Fuel cell scooters for Europe and China
Palcan's fuel cell powered scooter is designed to address the world's need for a low-end mass transport vehicle.

U.S. Air Force to get fuel cell bus
Fuel cell powered thirty-foot hybrid bus to be stationed at the Hickam Air Force Base in Hawaii.

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Back Issues

GTI reports significant results from direct methanol fuel cell membrane

Gas Technology Institute (GTI), in a cooperative program with the Army Research Laboratory (ARL), reports that a new membrane developed by GTI for proton exchange membrane (PEM) fuel cells has substantially improved direct methanol fuel cell (DMFC) system performance.

"We've already achieved exceptional results with this new membrane using hydrogen as a fuel source and now we're achieving outstanding performance with methanol," says Bill Liss, GTI's Director, Advanced Energy Systems.

Independent testing by ARL researchers has verified that GTI's non-fluorinated membrane outperformed the standard Nafion® 117-membrane during multiple DMFC tests. ARL tested the GTI and Nafion membranes for electrical conductivity using a standard four-point conductivity test. The results indicated that the GTI membrane produced approximately 10 times greater electrical conductivity than Nafion. Improved conductivity means DMFC power systems using the GTI membrane will have lower current resistance losses (commonly referred to as IR losses), higher cell voltages, and greater power for a given cell volume.

ARL cell testing indicates that the GTI membrane, at a constant voltage, provides between 41 and 89 percent greater current output (depending on operating pressure and temperature) compared to a similar Nafion cell. Traditionally, DMFC power has been limited by a phenomenon referred to as methanol crossover (the diffusion of methanol from the anode to the cathode). Tests by GTI indicate that this new membrane has lower methanol crossover than traditional membranes.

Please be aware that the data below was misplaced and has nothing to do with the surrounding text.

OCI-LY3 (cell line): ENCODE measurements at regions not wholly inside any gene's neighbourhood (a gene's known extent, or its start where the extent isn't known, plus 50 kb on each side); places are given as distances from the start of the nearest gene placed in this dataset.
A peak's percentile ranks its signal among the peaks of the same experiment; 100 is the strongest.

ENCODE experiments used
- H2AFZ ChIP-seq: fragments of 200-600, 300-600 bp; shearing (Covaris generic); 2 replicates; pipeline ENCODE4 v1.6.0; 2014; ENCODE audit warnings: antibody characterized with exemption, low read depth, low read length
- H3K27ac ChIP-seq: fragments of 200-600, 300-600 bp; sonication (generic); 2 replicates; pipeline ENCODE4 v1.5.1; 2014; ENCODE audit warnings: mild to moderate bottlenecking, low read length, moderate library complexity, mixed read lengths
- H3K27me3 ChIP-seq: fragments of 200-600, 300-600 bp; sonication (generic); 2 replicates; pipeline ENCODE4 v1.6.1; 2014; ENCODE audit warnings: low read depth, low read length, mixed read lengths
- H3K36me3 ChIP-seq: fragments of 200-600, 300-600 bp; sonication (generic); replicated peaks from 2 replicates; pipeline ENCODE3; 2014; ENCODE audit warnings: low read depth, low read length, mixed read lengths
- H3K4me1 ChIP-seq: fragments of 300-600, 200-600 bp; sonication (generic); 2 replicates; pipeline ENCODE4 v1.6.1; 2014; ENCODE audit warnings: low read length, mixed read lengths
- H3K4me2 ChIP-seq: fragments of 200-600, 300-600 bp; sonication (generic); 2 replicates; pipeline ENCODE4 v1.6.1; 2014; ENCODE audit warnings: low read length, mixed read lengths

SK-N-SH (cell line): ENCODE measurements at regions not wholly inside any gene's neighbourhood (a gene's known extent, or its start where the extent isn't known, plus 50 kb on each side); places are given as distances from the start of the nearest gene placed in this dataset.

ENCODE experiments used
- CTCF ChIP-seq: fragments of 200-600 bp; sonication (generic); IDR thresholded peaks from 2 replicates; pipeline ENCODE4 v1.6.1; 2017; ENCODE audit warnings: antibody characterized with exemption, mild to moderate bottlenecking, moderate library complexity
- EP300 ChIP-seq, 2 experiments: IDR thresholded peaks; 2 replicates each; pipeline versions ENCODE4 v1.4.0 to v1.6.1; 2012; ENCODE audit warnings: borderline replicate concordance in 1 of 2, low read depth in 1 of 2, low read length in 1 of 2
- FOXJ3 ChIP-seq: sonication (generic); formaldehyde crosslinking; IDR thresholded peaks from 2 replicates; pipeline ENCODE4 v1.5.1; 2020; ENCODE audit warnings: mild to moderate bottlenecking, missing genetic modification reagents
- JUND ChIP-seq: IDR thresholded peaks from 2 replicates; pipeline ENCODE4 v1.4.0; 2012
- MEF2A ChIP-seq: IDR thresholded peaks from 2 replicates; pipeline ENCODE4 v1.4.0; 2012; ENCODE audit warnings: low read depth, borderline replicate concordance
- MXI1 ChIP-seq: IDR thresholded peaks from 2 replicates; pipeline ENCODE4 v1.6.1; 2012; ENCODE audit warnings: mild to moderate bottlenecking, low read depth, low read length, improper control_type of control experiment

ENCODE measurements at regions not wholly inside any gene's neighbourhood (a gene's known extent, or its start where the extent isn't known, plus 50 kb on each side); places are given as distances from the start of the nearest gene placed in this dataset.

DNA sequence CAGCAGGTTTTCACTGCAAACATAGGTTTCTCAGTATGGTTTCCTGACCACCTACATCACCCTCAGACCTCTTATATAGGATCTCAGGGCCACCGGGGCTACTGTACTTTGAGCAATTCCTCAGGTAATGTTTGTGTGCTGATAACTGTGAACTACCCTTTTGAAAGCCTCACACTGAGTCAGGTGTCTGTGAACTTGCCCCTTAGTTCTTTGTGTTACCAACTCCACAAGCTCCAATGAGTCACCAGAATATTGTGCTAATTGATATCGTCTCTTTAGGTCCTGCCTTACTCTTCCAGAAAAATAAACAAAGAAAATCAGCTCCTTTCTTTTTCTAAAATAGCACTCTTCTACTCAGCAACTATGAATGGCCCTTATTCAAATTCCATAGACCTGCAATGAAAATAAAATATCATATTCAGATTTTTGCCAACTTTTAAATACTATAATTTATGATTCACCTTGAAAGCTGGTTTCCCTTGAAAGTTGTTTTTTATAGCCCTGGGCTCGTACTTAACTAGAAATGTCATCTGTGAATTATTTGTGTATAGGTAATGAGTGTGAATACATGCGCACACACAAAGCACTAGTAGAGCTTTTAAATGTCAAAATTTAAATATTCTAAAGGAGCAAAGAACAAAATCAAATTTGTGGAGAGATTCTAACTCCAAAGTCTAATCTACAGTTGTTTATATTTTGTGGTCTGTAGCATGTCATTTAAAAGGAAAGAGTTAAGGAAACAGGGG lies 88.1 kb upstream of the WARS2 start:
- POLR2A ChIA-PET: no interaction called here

GTI is conducting long-term membrane testing using hydrogen-air, with over 5100 hours accumulated to date in a 60-square centimeters cell and over 3000 hours to date with the membrane in a multi-cell, 360-square centimeters fuel cell stack.

"These interim results are of interest to the several companies that are developing DMFC power devices for commercial and military applications," adds Liss.

Notes Gerry Runte, GTI's Executive Director of Hydrogen and Distributed Energy Systems, "These new membranes should help accelerate the development of small portable power devices, an exciting part of the emerging fuel cell market. In addition to improving on DMFC performance, the GTI membrane technology is likely to be far less costly than what is currently available in the PEM and DMFC fuel cell market place."

Additional testing is planned by both GTI and ARL on these new membranes, including testing of stack configurations with new molded graphite and metallic plates currently being developed by GTI.

Also see:
DOE: Clean Coal-to-Methanol project a success.